Riverhead celebrated the freedom of every man, woman and child in America with a Juneteenth picnic at Stotzky Park Saturday.
Juneteenth is the commemoration of June 19, 1865, the date when Maj. Gen. Gordon Granger led a band of Union soldiers to Galveston, Texas, the last location in America to practice slavery. All slaves had been freed with the issue of the Emancipation Proclamation on Jan. 1, 1863, though it was about two and half years before slaves working in Texas learned that fact.
The Juneteenth celebration was brought to Riverhead 10 years ago by East End Voters Coalition co-chairman Robert “Bubbie” Brown of Riverhead. Mr. Brown said he had read an article about the nationally celebrated event and mentioned it to his colleagues at EEVC. The idea grew from there.
The celebration began as a parade in its first few years but then became a picnic complete with games, guest speakers and an essay contest.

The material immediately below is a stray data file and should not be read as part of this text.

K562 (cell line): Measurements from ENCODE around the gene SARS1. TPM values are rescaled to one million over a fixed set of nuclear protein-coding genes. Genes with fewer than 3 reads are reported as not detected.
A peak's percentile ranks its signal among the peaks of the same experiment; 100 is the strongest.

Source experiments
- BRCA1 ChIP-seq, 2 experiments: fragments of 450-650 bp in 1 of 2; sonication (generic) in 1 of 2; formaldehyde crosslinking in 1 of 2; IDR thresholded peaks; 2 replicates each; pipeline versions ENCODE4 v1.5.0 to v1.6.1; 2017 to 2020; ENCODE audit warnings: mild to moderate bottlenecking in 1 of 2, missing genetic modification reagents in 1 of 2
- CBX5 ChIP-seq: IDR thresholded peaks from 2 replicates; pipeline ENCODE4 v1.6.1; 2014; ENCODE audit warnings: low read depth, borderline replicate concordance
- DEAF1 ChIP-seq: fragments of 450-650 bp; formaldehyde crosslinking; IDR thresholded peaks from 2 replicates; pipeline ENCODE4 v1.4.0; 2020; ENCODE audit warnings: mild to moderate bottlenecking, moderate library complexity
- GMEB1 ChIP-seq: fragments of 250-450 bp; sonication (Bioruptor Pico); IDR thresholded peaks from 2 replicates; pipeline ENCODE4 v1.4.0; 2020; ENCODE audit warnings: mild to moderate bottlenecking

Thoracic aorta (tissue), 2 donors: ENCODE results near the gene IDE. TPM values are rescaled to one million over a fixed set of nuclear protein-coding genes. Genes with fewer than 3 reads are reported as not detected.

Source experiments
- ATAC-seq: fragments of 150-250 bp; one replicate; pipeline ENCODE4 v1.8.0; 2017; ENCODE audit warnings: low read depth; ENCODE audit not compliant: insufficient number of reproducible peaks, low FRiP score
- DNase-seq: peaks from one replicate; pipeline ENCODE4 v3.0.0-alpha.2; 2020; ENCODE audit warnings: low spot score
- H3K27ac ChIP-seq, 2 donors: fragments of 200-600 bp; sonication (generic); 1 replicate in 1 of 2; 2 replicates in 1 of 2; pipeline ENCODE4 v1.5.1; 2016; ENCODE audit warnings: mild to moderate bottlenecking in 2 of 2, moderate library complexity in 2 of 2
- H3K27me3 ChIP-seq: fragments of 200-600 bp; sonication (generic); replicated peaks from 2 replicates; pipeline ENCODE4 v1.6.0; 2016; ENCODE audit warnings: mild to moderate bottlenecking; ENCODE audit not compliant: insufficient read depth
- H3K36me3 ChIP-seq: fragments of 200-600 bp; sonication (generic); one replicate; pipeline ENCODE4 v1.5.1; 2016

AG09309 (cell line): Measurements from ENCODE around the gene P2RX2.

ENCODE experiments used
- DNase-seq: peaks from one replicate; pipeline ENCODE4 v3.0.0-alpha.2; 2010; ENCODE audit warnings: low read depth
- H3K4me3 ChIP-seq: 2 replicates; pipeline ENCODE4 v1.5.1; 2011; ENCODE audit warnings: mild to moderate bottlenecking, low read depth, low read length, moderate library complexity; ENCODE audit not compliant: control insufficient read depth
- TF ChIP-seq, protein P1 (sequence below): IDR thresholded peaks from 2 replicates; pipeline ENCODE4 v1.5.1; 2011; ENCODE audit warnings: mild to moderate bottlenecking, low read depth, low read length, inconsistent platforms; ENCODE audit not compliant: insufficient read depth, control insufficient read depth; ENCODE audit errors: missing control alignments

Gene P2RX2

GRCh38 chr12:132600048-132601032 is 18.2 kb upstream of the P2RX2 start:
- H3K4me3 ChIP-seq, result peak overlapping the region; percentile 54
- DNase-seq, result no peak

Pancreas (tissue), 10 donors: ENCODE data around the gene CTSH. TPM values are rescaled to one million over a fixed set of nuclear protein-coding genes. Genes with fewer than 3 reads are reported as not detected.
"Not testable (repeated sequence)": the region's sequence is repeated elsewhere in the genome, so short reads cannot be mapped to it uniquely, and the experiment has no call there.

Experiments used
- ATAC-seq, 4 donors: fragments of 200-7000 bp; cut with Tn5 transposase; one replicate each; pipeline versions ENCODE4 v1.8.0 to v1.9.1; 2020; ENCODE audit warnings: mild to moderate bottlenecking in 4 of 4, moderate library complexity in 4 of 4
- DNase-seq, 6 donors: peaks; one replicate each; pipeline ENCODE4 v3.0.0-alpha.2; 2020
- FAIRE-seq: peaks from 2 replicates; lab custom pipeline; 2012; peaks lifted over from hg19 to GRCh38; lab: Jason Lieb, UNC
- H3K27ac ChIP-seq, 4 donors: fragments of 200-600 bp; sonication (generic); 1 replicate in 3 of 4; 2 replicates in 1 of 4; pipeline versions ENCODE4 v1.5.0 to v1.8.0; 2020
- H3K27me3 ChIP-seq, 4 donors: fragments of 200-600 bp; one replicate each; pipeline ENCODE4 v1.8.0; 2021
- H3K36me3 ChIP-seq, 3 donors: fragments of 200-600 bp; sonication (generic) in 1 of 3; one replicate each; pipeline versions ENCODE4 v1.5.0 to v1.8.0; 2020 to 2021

EEVC members also hold a Martin Luther King Jr. Day event each year. Although the MLK event draws a larger crowd, Mr. Brown said the Juneteenth picnic is catching up.
“The event started small but is growing every year,” he said. “Last year we had about 80 to 100 people in attendance.”
The winners of the annual essay contest this year were: first prize, Jaliah Gordon; second prize, Jasmine Campbell; and a tie for third between Cirrus Davender and Nayeli Elizalde. Each student’s essay was written as if it were a journal entry from a slave in Texas on Juneteenth.
“I think the event is opening the eyes of students and adults alike,” said EEVC co-chairman Larry Williams of Riverhead.
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